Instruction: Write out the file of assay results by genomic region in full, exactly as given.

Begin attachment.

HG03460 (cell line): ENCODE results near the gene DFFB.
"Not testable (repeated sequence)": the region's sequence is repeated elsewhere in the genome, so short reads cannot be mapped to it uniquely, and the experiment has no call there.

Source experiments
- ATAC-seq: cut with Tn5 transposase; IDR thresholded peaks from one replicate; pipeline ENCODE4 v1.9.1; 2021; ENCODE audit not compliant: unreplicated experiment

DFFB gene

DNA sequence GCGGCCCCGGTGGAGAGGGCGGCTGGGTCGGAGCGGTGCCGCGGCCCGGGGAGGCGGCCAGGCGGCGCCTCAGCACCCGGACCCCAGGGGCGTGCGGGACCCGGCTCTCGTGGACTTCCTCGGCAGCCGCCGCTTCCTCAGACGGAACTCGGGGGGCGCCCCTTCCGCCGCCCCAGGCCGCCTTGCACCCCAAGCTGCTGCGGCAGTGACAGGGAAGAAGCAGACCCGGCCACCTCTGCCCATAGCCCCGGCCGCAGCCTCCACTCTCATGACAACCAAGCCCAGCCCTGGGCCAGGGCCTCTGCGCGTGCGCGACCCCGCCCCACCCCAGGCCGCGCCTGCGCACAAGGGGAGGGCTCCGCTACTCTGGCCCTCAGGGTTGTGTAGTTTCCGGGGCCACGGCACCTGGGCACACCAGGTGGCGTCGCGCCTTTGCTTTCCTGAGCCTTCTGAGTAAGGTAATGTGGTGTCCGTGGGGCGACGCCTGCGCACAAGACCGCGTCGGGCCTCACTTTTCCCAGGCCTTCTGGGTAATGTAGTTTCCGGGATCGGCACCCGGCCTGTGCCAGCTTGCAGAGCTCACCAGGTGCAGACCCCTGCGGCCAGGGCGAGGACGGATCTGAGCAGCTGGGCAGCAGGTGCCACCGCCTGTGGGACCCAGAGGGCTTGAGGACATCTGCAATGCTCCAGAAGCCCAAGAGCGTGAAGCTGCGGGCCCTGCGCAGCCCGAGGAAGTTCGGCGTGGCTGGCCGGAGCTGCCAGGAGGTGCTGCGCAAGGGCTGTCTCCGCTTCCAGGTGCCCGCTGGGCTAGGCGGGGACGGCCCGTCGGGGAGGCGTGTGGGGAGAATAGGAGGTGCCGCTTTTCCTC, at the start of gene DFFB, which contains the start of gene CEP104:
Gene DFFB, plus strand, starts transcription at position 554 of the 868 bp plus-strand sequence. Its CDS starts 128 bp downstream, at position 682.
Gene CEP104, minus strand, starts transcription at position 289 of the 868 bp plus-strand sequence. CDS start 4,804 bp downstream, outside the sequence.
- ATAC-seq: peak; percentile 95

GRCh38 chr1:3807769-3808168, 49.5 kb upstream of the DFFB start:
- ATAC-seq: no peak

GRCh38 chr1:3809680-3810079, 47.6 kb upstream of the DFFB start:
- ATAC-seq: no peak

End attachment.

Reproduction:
HG03460 (cell line): ENCODE results near the gene DFFB.
"Not testable (repeated sequence)": the region's sequence is repeated elsewhere in the genome, so short reads cannot be mapped to it uniquely, and the experiment has no call there.

Source experiments
- ATAC-seq: cut with Tn5 transposase; IDR thresholded peaks from one replicate; pipeline ENCODE4 v1.9.1; 2021; ENCODE audit not compliant: unreplicated experiment

DFFB gene

DNA sequence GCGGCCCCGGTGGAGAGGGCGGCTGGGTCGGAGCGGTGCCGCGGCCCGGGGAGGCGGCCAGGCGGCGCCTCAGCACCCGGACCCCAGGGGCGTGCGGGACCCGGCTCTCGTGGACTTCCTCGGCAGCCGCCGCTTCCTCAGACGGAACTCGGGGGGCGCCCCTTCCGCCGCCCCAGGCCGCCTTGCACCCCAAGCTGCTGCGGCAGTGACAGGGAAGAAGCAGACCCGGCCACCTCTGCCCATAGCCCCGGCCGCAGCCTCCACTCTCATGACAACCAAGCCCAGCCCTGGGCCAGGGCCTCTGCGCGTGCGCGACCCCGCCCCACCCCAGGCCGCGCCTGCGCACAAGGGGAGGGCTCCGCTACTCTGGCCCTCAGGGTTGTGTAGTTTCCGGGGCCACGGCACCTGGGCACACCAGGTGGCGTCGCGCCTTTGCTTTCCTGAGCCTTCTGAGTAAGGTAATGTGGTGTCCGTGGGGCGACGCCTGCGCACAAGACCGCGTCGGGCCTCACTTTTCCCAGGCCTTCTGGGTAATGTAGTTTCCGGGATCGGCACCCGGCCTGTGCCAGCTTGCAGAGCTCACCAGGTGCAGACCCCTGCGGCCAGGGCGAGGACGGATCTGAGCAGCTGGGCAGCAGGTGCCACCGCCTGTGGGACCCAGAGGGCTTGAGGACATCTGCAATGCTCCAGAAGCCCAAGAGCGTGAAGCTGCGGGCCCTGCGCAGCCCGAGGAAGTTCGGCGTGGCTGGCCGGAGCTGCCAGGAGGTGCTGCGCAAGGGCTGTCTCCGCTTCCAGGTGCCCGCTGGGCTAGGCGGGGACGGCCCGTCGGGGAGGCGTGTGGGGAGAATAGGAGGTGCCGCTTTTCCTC, at the start of gene DFFB, which contains the start of gene CEP104:
Gene DFFB, plus strand, starts transcription at position 554 of the 868 bp plus-strand sequence. Its CDS starts 128 bp downstream, at position 682.
Gene CEP104, minus strand, starts transcription at position 289 of the 868 bp plus-strand sequence. CDS start 4,804 bp downstream, outside the sequence.
- ATAC-seq: peak; percentile 95

GRCh38 chr1:3807769-3808168, 49.5 kb upstream of the DFFB start:
- ATAC-seq: no peak

GRCh38 chr1:3809680-3810079, 47.6 kb upstream of the DFFB start:
- ATAC-seq: no peak